Policies of plantation and aggressiveness by the English were new Elizabethan priorities. Walter Devereux, the first Earl of Essex, double-crossed Sir Brian MacFelim O’Neill near Belfast and had him, his wife, and his brother butchered in DubHn. Essex then surprised the Clan Ian Mor’s women and children, sheltered at Rathlin Island in 1575, and killed them all. But even so, Essex had not shaken Sorley Boy, who had to watch the massacre from the coastal cliffs. Sorley’s victory near Carrickfergus showed the English that he still had to be dealt with. As Hill says, “Me was characterized as a lawless freebooter, but Sorley, in truth, was an honorable man who sought redress outside English law only when forced to do so by Elizabeth’s Irish lieutenants. He could be hard and merciless when dealing, say, with the MacQuillins of the Route, Shane O’Neill, or Essex. But for the most part, Sorley only reacted to aggressive policies designed to thwart his very reasonable goal of holding the Glynnes and the Route by royal patent.”

Foiling the invasion of Sir John Perrott, Sorley Boy MacDonnell in 1586 achieved his goal: royal recognition of his family’s position. But when he rode into Dublin, he saw the head of his son Alexander MacSorley gracing the walls of the castle. Such was the reward of a violent life. Later, the Antrim MacDonnells would play a role in Scotland, as Alasdair MacColla joined the marquis of Montrose to fight for the Royalist side in “the War of the Three Kingdoms”—the English Civil War. After that, the fate of all the players spiraled into the unforeseen establishment of modern politics.

From the contemporary angle, Sorley Boy MacDonnell can be seen as an obstreperous nonprogressive, but that is not the view of Professor Hill. Rather, he shows him as a defender of private interest, as a responsible head of an extended family, and as a skilled survivor in a treacherous world. “Though four centuries past, Sorley Boy MacDonnell’s struggle reflected the same desire for local self-rule that we increasingly see in today’s world. It was firmly grounded in the concept of private community—a tribal unity based on kinship (both blood and fictive), hierarchy, honor, and land. The MacDonnell family’s primary nemesis was the Tudor state, the modern, formal, bureaucratic, and imperialistic nature of which was rooted in the contrary concept of public society.” Thus Professor Hill relates his study of a slice of Scottish, Irish, and English history to our unfolding world, in which Leviathan looks more like the Clinton Cabinet than the Elizabethan Court.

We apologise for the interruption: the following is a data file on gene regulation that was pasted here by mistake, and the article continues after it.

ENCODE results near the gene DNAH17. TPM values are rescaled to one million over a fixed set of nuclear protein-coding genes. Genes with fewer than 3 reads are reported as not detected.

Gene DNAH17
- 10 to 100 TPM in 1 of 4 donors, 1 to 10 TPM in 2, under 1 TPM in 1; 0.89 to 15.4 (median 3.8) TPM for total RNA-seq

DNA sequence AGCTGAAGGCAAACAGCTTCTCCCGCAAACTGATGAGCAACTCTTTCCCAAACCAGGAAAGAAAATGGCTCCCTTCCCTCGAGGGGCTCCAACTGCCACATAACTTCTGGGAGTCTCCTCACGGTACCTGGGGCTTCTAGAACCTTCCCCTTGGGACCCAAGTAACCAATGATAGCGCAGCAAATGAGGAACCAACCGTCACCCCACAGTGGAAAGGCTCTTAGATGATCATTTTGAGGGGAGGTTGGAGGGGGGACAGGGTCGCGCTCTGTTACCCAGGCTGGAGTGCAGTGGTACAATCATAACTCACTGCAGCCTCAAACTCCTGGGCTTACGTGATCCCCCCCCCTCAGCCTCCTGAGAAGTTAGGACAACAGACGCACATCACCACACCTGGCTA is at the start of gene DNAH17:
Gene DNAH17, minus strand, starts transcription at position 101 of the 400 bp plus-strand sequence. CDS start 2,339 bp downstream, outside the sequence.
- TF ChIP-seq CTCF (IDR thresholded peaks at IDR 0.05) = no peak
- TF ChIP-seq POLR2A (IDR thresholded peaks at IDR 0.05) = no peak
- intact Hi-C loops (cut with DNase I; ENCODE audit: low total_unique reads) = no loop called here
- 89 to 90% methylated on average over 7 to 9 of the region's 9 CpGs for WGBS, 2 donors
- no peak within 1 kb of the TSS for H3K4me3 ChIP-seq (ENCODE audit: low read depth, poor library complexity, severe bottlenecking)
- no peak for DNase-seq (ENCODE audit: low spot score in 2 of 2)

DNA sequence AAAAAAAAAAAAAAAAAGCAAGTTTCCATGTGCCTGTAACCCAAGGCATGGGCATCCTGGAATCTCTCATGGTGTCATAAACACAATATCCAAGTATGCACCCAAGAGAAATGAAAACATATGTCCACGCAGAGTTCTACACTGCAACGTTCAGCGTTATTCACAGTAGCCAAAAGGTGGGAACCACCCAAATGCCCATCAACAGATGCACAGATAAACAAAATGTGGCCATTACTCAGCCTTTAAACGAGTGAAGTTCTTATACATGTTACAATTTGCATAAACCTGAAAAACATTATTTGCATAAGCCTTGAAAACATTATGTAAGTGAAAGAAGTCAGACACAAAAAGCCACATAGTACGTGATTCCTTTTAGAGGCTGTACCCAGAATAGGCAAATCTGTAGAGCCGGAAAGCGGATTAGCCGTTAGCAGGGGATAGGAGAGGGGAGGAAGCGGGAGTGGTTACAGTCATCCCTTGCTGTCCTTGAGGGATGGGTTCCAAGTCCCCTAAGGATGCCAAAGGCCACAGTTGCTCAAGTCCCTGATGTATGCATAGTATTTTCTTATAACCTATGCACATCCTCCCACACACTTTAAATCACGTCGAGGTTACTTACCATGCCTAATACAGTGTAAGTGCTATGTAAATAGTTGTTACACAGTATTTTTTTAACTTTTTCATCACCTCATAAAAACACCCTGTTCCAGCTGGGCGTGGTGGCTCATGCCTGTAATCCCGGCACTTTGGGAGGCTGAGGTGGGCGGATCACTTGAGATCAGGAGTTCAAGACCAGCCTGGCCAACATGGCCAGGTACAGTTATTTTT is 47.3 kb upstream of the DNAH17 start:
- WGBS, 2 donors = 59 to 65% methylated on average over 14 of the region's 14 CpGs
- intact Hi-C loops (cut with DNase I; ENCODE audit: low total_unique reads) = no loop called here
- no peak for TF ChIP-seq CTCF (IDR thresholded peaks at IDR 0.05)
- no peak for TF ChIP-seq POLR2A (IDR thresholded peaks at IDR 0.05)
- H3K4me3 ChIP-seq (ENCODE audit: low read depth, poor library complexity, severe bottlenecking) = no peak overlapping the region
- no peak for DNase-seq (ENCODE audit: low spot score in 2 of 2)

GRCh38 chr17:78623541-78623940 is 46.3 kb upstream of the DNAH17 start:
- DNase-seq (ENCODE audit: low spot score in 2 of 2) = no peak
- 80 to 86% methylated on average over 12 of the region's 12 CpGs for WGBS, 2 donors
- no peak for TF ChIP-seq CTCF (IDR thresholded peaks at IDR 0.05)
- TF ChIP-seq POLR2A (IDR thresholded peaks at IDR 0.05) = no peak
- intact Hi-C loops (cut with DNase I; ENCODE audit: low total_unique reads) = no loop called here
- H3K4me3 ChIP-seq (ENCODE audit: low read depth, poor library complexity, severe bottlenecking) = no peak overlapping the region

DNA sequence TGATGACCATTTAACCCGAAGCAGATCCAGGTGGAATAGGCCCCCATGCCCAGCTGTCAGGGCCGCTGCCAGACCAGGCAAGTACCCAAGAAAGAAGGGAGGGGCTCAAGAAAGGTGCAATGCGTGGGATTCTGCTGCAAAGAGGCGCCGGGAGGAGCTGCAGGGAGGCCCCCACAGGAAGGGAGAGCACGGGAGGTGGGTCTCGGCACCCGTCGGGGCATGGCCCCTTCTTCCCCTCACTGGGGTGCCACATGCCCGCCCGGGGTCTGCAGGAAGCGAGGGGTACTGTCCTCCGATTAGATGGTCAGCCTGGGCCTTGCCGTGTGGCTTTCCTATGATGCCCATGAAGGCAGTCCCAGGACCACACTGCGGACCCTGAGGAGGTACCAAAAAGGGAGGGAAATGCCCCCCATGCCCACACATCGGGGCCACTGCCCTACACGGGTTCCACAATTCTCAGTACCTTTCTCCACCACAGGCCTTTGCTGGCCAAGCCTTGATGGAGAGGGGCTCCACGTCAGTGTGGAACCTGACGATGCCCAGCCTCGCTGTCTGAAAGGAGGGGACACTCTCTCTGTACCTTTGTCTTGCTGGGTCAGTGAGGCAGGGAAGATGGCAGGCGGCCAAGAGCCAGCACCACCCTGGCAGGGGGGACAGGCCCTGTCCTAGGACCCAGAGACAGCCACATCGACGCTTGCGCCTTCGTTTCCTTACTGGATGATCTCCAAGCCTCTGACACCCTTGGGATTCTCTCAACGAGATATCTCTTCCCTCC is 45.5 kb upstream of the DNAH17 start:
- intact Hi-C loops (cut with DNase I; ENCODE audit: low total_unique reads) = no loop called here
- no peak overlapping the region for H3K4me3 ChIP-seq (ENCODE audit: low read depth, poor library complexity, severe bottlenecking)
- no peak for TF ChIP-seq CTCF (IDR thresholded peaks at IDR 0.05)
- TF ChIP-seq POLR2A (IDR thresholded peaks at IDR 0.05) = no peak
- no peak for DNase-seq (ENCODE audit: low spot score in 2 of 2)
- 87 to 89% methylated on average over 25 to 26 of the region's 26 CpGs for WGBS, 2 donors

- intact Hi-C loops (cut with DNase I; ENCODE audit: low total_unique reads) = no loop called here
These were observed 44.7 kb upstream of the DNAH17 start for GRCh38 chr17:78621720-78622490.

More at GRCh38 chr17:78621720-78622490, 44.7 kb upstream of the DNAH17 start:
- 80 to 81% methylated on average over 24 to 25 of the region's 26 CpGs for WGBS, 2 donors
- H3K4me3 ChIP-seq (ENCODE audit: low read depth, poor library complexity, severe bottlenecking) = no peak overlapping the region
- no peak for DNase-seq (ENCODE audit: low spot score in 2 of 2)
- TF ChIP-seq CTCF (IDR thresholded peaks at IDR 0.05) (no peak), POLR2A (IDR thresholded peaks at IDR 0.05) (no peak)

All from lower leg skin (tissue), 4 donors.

Along the way, he documents the subtleties of the correspondence and the historiography in a most readable way. Once again, as in his Celtic Warfare 1595-1763, he has in effect extended the “Celtic thesis” of Forrest McDonald and Grady McWhiney backwards into that period which we can see, following Immanuel Wallerstein, as the coalescence of “the Modern World-System.” The American Civil War thus seems a rehash of British conflicts, as Faulkner implied when he related Cuiloden to Shiloh—and as Alasdair MacColla reminds us of Ben McCulloch. Professor Hill has fortified our knowledge and fired our imagination—and you can’t ask more from history than that.


[Fire & Sword: Sorley Boy MacDonnell and the Rise of Clan Ian Mor, 1538-90, by Michael Hill (Fort Worth: The Aegis Press) 321 pp., $22.99]